In late 2001/early half of 2002 (I don’t remember the exact date), Microsoft held a launch party for Visual Studio at FSU – one that was well hyped among the students. I distinctly remember attending and getting a free copy of Visual Studio which included among other features – a new language named C# (new to me at least). The sequence of events is blurry with the passage of time but it went somewhere along these lines:
- I went home and installed this new IDE on my laptop
- RTFM and created a couple of programs
- Learned some basic C#
- In an interview with a local software company few weeks after this event, one of the interviewers asked me about C# and I was able to provide an educated answer to some basic C# questions including a comparison with Java (Java was my primary language of usage at that time)
- I landed the job.
The background to this story is that I was seriously in need of a job and a H1B sponsor, failing which I would have to leave the US. I will not go into immigration details here so not to distract from the next part of this post.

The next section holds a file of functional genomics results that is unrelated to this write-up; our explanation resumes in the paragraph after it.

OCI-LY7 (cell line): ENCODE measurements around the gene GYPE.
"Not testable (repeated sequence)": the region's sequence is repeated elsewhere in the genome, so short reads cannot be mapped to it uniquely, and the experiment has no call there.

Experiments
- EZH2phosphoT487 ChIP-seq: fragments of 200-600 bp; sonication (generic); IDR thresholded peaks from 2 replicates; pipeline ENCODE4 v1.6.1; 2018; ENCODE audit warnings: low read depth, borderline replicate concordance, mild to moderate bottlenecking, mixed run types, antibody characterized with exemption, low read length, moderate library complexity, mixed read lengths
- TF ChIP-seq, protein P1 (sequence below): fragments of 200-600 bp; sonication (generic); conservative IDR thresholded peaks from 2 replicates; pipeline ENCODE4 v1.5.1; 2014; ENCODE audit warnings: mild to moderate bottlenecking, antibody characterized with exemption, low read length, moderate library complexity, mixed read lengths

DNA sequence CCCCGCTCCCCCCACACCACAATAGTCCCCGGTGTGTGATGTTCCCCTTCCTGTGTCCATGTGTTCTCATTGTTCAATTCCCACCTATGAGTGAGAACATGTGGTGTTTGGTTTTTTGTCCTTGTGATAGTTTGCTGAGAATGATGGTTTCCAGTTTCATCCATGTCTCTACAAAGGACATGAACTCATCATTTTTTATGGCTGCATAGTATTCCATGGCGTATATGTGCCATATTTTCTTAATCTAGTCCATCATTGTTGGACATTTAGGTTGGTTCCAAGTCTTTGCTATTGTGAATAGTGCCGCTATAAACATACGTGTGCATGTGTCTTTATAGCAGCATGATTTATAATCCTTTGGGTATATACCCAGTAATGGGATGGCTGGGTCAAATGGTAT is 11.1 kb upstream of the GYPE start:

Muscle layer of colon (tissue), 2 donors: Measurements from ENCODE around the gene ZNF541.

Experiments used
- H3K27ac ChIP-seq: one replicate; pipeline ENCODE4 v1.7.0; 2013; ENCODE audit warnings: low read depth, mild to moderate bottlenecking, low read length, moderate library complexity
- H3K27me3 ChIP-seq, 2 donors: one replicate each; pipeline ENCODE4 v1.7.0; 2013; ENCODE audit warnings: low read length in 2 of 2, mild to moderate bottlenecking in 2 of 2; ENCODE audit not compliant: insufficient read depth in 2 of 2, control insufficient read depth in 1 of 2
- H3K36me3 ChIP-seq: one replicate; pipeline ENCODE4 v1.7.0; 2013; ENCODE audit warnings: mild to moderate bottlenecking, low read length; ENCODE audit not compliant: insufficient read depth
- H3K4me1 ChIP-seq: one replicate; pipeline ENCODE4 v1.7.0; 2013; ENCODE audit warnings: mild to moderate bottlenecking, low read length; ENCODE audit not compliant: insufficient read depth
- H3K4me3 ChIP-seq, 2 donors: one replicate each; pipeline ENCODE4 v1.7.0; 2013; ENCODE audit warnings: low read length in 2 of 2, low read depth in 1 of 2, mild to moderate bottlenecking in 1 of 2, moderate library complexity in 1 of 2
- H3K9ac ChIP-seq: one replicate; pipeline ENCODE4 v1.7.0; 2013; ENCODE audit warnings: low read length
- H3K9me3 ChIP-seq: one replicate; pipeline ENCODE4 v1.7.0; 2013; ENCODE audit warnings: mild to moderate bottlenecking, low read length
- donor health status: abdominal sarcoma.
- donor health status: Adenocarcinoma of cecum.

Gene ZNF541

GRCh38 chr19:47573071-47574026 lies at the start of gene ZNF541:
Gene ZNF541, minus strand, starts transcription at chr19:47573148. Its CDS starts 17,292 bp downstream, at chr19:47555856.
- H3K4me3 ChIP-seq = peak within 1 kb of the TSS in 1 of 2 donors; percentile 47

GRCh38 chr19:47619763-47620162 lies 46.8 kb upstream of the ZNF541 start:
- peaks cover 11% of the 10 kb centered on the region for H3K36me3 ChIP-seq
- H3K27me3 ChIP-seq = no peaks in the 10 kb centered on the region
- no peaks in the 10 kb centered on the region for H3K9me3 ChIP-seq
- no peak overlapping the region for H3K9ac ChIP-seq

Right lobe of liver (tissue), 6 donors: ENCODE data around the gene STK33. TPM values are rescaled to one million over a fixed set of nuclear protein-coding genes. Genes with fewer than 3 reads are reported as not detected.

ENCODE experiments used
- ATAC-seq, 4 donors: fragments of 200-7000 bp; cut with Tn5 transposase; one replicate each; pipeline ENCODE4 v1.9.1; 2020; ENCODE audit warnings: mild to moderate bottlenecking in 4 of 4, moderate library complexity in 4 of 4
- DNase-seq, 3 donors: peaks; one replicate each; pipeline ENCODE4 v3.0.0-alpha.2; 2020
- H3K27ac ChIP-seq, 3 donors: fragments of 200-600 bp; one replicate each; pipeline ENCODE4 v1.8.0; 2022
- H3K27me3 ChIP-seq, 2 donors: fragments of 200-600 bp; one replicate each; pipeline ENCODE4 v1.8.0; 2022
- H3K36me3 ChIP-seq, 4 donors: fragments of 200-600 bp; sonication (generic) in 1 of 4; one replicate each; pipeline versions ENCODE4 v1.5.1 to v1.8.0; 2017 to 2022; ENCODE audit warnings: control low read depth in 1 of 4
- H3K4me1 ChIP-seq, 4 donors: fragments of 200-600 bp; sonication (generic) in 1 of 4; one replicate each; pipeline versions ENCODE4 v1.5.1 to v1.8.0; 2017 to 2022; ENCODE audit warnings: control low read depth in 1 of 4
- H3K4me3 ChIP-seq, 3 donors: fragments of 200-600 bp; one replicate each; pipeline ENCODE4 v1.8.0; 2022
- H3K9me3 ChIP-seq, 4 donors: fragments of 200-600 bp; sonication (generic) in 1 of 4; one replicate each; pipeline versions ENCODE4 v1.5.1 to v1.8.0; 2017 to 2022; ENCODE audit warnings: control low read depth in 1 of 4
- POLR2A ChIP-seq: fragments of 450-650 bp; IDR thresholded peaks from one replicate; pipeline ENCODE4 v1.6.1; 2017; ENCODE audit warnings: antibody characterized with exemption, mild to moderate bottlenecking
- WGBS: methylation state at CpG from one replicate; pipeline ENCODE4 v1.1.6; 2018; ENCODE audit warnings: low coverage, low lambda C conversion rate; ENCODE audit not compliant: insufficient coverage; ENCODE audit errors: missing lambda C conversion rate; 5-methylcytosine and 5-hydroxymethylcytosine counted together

Fast forward 16 years, I spoke at a career panel at FSU yesterday as part of the MVP Tech Tour at FSU, this time as a Microsoft MVP.
It was a surreal experience, being back at my alma mater and advising young soon-to-be-grads on career tips. Looking back at it, attending that tech event (Microsoft Visual Studio launch at FSU) on that fateful day in late 2001/early 2002, probably changed my career and life forever and is also probably the reason I stayed loyal to Microsoft products and platforms over 16 years, and probably also influenced my journey to a Microsoft MVP.
If people at Microsoft (or any other tech company) are taking note, this is how you build for the future.